News

Construction starts on Antarctic wharf which will house RRS Attenborough vessel

Work is underway on a new 74-metre long wharf at the Rothera Research Station in the Antarctic which forms a significant part of the government’s largest investment in polar science since the 1980s.

Operated by British Antarctic Survey (BAS), the wharf will be home to the £200m RRS Sir David Attenborough and provide safe berthing for the 129-metre long Polar Research Vessel.

The commissioning of the RRS Sir David Attenborough is part of a major polar infrastructure investment programme designed to keep Britain at the forefront of world-leading research in Antarctica and the Arctic.

A 50-strong team from BAM, is spending two Antarctic summers dismantling the old 60m wharf and building the new 74m one. Engineering and design consultancy Ramboll will be supporting BAM by advising on construction with the project due to be completed in April 2020.

The latest milestone is a significant step forward in the £100m upgrade of the Rothera research station and follows two years of meticulous planning. Late in 2018, a cargo ship, DS Wisconsin, was loaded with 4,500 tonnes of equipment and materials and shipped 11,000km from the UK to the Antarctic. 

The facts and figures of RRS Attenborough:

  • Length: 129m
  • Scientific cargo volume of approximately 900m³
  • Endurance – up to 60 days 
  • Range 19,000nm at 13 knots (24 km/h) cruising speed; more than enough for a return trip from England to Rothera Research Station, or to circle the entire Antarctic continent twice
  • Ice breaking capability – up to 1m thick at 3 knots (5.6 km/h)
  • Bow and stern thrusters for excellent dynamic positioning in challenging conditions
  • Approximately 30 crew members
  • Accommodation for up to 60 scientists and support staff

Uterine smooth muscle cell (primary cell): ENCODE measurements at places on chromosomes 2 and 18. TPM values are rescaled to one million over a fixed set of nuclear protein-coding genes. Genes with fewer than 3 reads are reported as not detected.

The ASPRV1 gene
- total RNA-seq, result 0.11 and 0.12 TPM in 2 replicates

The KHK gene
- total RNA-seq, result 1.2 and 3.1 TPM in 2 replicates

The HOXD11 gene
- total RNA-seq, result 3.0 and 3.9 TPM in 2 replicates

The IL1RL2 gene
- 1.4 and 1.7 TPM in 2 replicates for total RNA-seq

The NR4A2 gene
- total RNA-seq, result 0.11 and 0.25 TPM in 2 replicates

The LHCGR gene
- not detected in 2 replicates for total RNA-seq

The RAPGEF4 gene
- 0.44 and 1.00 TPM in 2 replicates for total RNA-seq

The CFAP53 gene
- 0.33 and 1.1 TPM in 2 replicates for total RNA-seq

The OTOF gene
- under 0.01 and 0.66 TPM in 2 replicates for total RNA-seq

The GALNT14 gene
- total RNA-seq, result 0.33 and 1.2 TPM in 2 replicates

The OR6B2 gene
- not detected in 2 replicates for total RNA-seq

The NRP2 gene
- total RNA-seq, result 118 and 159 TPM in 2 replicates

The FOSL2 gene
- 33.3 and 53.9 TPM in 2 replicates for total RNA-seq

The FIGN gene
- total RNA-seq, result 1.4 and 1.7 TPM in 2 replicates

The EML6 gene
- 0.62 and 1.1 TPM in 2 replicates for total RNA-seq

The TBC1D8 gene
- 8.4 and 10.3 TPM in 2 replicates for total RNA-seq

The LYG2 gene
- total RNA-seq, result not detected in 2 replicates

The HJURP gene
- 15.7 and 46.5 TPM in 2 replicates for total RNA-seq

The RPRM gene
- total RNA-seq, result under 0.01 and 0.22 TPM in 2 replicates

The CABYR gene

An artist's impression of how BAM workers will be working to "five-storeys depth".

Commenting, BAS engineer and project manager David Seaton said: “Construction work in Antarctica is like nothing else, and it has taken a vast amount of planning, practising and preparation to get us this far. The next few weeks will be critical to the success of the project and we hope to make good progress whilst we have long hours of daylight and relatively favourable weather conditions, knowing that in a few months when winter approaches, things are likely to get a lot more difficult.”

The ship took 11 days and nights of round the clock work to unload, marking the beginning of this major construction operation in the Antarctic. The Rothera research station, which opened in 1975, is the largest British Antarctic facility.

Deconstruction of the old wharf is also underway. Two 35 tonne excavators, operated by BAM, broke through the surface of the old ‘Biscoe’ wharf in mid-January and two 90 tonne long reach machines are in place for the deep excavation and dismantling works.

Jenny Symons, a senior engineer for Ramboll returned from Rothera this week, having spent 10 weeks supporting BAS and BAM during the construction. She said: “I have really loved being in Rothera, it’s a remarkable place. The team spirit is great, and it’s been a pleasure to be part of that and supporting BAS in the construction of the wharf.” 

Funnily enough, if the public had their way then the 129m-long vessel heading to Rothera would not have been called RRS Attenborough. In an online poll, the public had selected "Boaty McBoatface" as the winning name before ministers intervened.